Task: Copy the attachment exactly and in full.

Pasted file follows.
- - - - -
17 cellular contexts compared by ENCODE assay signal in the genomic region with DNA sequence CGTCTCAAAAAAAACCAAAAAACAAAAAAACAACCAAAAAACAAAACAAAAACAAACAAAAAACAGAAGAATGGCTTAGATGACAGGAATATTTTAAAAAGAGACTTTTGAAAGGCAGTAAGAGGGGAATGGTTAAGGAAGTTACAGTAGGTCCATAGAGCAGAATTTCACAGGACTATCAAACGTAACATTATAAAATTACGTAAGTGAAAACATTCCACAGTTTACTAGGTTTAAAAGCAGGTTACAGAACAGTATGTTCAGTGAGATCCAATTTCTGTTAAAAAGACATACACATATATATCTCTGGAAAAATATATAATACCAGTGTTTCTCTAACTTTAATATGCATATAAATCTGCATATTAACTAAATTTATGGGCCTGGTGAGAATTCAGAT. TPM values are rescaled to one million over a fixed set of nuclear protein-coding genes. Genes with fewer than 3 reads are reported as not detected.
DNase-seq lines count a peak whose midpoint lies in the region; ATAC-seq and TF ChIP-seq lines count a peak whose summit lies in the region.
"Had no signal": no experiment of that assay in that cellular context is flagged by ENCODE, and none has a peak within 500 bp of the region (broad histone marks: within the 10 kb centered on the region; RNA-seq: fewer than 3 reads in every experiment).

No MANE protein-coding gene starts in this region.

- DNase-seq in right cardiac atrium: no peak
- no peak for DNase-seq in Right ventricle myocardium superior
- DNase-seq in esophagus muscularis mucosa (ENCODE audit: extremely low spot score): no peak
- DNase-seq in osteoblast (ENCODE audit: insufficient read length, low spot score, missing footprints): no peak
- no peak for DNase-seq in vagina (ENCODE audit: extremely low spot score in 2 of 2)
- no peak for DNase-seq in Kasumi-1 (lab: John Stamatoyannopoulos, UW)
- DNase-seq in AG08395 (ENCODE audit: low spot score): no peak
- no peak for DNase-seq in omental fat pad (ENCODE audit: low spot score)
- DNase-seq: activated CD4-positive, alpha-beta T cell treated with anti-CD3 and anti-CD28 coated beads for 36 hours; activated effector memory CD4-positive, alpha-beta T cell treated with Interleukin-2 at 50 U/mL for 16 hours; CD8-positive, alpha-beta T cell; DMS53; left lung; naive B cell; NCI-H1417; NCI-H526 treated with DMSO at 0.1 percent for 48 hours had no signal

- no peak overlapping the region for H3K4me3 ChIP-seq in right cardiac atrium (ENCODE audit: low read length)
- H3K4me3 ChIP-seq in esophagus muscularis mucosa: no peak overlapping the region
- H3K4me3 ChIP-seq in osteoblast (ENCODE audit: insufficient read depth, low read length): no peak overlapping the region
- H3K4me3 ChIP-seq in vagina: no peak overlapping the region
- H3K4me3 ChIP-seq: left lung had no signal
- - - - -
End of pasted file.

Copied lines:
17 cellular contexts compared by ENCODE assay signal in the genomic region with DNA sequence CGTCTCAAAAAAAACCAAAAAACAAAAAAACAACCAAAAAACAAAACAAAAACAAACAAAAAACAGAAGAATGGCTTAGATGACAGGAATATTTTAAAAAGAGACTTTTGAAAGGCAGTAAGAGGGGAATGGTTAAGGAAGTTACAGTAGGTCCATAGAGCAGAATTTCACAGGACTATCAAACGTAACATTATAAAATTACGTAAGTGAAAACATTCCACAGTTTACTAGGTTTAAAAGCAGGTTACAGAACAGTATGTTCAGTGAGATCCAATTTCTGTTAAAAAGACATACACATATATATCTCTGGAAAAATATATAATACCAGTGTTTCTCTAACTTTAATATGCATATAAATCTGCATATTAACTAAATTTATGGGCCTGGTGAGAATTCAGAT. TPM values are rescaled to one million over a fixed set of nuclear protein-coding genes. Genes with fewer than 3 reads are reported as not detected.
DNase-seq lines count a peak whose midpoint lies in the region; ATAC-seq and TF ChIP-seq lines count a peak whose summit lies in the region.
"Had no signal": no experiment of that assay in that cellular context is flagged by ENCODE, and none has a peak within 500 bp of the region (broad histone marks: within the 10 kb centered on the region; RNA-seq: fewer than 3 reads in every experiment).

No MANE protein-coding gene starts in this region.

- DNase-seq in right cardiac atrium: no peak
- no peak for DNase-seq in Right ventricle myocardium superior
- DNase-seq in esophagus muscularis mucosa (ENCODE audit: extremely low spot score): no peak
- DNase-seq in osteoblast (ENCODE audit: insufficient read length, low spot score, missing footprints): no peak
- no peak for DNase-seq in vagina (ENCODE audit: extremely low spot score in 2 of 2)
- no peak for DNase-seq in Kasumi-1 (lab: John Stamatoyannopoulos, UW)
- DNase-seq in AG08395 (ENCODE audit: low spot score): no peak
- no peak for DNase-seq in omental fat pad (ENCODE audit: low spot score)
- DNase-seq: activated CD4-positive, alpha-beta T cell treated with anti-CD3 and anti-CD28 coated beads for 36 hours; activated effector memory CD4-positive, alpha-beta T cell treated with Interleukin-2 at 50 U/mL for 16 hours; CD8-positive, alpha-beta T cell; DMS53; left lung; naive B cell; NCI-H1417; NCI-H526 treated with DMSO at 0.1 percent for 48 hours had no signal

- no peak overlapping the region for H3K4me3 ChIP-seq in right cardiac atrium (ENCODE audit: low read length)
- H3K4me3 ChIP-seq in esophagus muscularis mucosa: no peak overlapping the region
- H3K4me3 ChIP-seq in osteoblast (ENCODE audit: insufficient read depth, low read length): no peak overlapping the region
- H3K4me3 ChIP-seq in vagina: no peak overlapping the region
- H3K4me3 ChIP-seq: left lung had no signal